Campaigning for all companies located in the UK to have their call-centres located in the UK.
The WEU accepts that it is potentially immaterial where a call-centre is located so long as the staff can communicate effectively and know their business, which is not always guaranteed in the UK. However the WEU highlights that companies shouldn’t be exporting jobs abroad that can be done for a largely similar price in the UK, this is because wages paid in the UK feed back into the UK economy through both tax and domestic spending. This in turn boosts UK business. Also most call-centres are funded from the payments made by customers for the services provided so it is better if the money stays in the UK and goes into the pockets of our own citizens.
Although much has been made of the language difficulties of operatives from call-centres located abroad the WEU doesn’t believe that is the real problem, especially since there are so many county accents and ethnic languages spoken throughout the UK. Ideally all English-language call-centres should have staff with perfect pronunciation, good diction and elocution, and excellent enunciation but we acknowledge that this isn’t necessarily possible in any country around the world.
The most important service the companies operating the call-centre should provide is to staff them adequately. Most people would be familiar with the statement ‘We are experiencing a very high number of calls at the moment’ The WEU believes that this could show that the company has not employed enough staff to give a satisfactory service and as such they need to prioritise calls.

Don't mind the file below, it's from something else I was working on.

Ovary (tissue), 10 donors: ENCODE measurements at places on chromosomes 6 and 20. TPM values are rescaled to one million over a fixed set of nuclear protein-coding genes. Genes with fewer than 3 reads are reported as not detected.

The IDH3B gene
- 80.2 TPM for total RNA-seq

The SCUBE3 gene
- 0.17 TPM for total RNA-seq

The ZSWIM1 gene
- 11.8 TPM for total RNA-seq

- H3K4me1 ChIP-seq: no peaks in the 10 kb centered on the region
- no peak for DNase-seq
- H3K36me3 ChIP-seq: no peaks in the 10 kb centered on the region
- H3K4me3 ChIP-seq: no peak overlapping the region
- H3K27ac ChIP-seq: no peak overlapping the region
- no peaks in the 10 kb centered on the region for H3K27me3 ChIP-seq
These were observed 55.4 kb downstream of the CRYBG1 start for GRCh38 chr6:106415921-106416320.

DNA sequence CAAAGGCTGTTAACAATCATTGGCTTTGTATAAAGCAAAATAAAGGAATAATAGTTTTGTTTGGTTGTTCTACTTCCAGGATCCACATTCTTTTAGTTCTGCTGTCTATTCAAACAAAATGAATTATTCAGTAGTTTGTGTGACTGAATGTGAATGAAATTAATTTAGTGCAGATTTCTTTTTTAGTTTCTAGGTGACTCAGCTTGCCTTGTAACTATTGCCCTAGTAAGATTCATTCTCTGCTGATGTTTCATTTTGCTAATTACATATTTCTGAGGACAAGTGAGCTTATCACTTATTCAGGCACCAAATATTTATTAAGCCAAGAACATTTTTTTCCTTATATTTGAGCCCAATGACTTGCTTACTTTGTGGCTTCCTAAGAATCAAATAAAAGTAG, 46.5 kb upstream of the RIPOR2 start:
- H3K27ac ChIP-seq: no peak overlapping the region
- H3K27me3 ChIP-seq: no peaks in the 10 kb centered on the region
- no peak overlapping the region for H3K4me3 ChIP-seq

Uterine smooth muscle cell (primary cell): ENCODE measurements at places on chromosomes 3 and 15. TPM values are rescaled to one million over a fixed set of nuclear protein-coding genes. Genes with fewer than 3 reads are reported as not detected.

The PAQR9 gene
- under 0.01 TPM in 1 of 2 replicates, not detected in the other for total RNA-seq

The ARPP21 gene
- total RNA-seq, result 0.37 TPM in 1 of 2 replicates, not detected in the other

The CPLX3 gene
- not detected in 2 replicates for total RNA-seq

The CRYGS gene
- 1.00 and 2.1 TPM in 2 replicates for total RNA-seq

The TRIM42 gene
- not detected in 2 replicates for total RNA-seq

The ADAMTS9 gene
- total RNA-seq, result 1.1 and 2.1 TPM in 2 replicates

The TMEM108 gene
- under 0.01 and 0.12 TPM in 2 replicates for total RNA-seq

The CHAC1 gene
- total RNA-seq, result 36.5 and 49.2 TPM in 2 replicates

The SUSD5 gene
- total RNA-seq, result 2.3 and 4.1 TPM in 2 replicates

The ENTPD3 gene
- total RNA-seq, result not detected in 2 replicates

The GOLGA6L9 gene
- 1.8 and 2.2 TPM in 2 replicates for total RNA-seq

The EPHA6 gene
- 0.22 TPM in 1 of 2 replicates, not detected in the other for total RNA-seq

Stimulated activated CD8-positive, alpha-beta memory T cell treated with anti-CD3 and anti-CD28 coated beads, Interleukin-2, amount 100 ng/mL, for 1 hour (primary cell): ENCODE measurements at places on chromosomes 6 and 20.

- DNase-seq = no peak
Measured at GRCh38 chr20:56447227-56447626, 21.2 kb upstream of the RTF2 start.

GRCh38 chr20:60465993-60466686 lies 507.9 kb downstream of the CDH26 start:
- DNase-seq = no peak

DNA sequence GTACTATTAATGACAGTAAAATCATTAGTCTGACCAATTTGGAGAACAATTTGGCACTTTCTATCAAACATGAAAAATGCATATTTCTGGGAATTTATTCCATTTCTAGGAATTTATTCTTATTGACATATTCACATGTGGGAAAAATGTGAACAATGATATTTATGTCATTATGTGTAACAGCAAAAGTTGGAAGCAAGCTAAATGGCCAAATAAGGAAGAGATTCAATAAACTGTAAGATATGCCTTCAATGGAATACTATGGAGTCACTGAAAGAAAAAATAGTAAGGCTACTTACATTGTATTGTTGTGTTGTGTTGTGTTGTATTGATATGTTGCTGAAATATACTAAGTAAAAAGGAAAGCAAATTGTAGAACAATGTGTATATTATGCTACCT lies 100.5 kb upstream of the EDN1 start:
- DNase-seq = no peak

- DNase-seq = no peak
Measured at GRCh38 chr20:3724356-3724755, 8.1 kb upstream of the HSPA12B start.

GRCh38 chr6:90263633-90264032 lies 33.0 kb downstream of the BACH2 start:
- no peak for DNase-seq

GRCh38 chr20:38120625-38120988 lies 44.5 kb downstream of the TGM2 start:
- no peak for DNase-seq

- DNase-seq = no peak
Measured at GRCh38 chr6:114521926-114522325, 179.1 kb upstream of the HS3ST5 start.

The WEU wants all companies located in the UK to have their call-centres located in the UK as well. Please help us campaign for this. We want it to be made compulsory that companies inform customers about the location of their call centres.
4,000 HSBC staff face the axe (2013)
by DARREN BEHAR, Daily Mail
HSBC is to axe 4,000 jobs in Britain and switch them to Asia, it announced yesterday.
The self-styled “world’s local bank” will transfer the jobs to India, Malaysia and China over the next two and a half years.
Around 1,400 of the jobs will be lost in HSBC call centres.
Most of the remaining cuts will be in administration.
The decision is part of a trend sweeping British industry, with firms in the finance, airline and phone directory sectors shifting administrative and call centre jobs to low-wage nations.
It emerged this week that National Rail Enquiries was considering a move to India.
HSBC, the world’s biggest bank, made £4.2billion in the first half of this year.
It claims the switch is the only way it can compete in a global market.
Last night, however, it was accused of dismissing the interests of customers and staff in this country.
The bank has already transferred 3,000 jobs abroad.
Staff were told of the latest exodus yesterday and the bank is expected to inform the Stock Exchange this morning.
HSBC plans to close all its processing sites – at Swansea, Sheffield, Birmingham and Brentwood in Essex – which look after administration.
It will also axe some jobs at call centres in Hemel Hempstead, Leeds, Swansea and Edinburgh, although these bases will remain open.
The company said it hoped most of the job losses would be voluntary but admitted some could be compulsory.
HSBC, which has 55,000 staff in the UK, will shed 1,500 in 2004, a further 2,000 in 2005 and the final 500 in 2006.
Chief executive Bill Dalton said: 2This is the next stage in a process which started three years ago.
“It is essential to HSBC’s continued success.
“HSBC has a responsibility to all its stakeholders to remain efficient and competitive.